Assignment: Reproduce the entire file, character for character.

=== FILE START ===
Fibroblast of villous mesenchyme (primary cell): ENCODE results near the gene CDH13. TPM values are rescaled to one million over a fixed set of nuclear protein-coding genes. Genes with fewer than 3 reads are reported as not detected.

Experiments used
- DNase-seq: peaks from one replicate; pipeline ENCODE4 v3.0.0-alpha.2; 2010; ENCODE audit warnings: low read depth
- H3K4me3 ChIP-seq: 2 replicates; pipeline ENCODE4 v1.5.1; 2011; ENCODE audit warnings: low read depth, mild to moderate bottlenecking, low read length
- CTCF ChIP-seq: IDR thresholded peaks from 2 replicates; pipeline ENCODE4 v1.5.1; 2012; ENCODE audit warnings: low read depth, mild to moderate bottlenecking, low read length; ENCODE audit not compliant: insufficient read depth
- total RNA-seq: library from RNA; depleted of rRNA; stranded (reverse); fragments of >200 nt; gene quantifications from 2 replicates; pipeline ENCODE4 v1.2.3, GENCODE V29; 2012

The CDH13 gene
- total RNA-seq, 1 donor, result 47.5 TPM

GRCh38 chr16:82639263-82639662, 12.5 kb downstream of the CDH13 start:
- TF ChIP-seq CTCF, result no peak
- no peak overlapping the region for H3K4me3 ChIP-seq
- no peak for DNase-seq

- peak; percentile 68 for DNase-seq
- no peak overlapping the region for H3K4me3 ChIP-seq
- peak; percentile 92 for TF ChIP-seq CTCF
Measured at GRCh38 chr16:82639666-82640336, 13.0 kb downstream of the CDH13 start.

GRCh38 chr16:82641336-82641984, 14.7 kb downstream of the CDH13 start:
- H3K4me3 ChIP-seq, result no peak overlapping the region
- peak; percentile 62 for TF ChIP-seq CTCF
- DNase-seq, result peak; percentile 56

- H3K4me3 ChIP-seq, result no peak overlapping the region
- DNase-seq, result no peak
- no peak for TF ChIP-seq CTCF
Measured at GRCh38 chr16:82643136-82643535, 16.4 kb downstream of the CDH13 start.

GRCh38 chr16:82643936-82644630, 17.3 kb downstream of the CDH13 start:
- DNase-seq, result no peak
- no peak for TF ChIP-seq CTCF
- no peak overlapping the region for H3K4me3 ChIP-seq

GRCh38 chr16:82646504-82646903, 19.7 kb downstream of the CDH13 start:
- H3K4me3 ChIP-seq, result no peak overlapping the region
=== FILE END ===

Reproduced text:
Fibroblast of villous mesenchyme (primary cell): ENCODE results near the gene CDH13. TPM values are rescaled to one million over a fixed set of nuclear protein-coding genes. Genes with fewer than 3 reads are reported as not detected.

Experiments used
- DNase-seq: peaks from one replicate; pipeline ENCODE4 v3.0.0-alpha.2; 2010; ENCODE audit warnings: low read depth
- H3K4me3 ChIP-seq: 2 replicates; pipeline ENCODE4 v1.5.1; 2011; ENCODE audit warnings: low read depth, mild to moderate bottlenecking, low read length
- CTCF ChIP-seq: IDR thresholded peaks from 2 replicates; pipeline ENCODE4 v1.5.1; 2012; ENCODE audit warnings: low read depth, mild to moderate bottlenecking, low read length; ENCODE audit not compliant: insufficient read depth
- total RNA-seq: library from RNA; depleted of rRNA; stranded (reverse); fragments of >200 nt; gene quantifications from 2 replicates; pipeline ENCODE4 v1.2.3, GENCODE V29; 2012

The CDH13 gene
- total RNA-seq, 1 donor, result 47.5 TPM

GRCh38 chr16:82639263-82639662, 12.5 kb downstream of the CDH13 start:
- TF ChIP-seq CTCF, result no peak
- no peak overlapping the region for H3K4me3 ChIP-seq
- no peak for DNase-seq

- peak; percentile 68 for DNase-seq
- no peak overlapping the region for H3K4me3 ChIP-seq
- peak; percentile 92 for TF ChIP-seq CTCF
Measured at GRCh38 chr16:82639666-82640336, 13.0 kb downstream of the CDH13 start.

GRCh38 chr16:82641336-82641984, 14.7 kb downstream of the CDH13 start:
- H3K4me3 ChIP-seq, result no peak overlapping the region
- peak; percentile 62 for TF ChIP-seq CTCF
- DNase-seq, result peak; percentile 56

- H3K4me3 ChIP-seq, result no peak overlapping the region
- DNase-seq, result no peak
- no peak for TF ChIP-seq CTCF
Measured at GRCh38 chr16:82643136-82643535, 16.4 kb downstream of the CDH13 start.

GRCh38 chr16:82643936-82644630, 17.3 kb downstream of the CDH13 start:
- DNase-seq, result no peak
- no peak for TF ChIP-seq CTCF
- no peak overlapping the region for H3K4me3 ChIP-seq

GRCh38 chr16:82646504-82646903, 19.7 kb downstream of the CDH13 start:
- H3K4me3 ChIP-seq, result no peak overlapping the region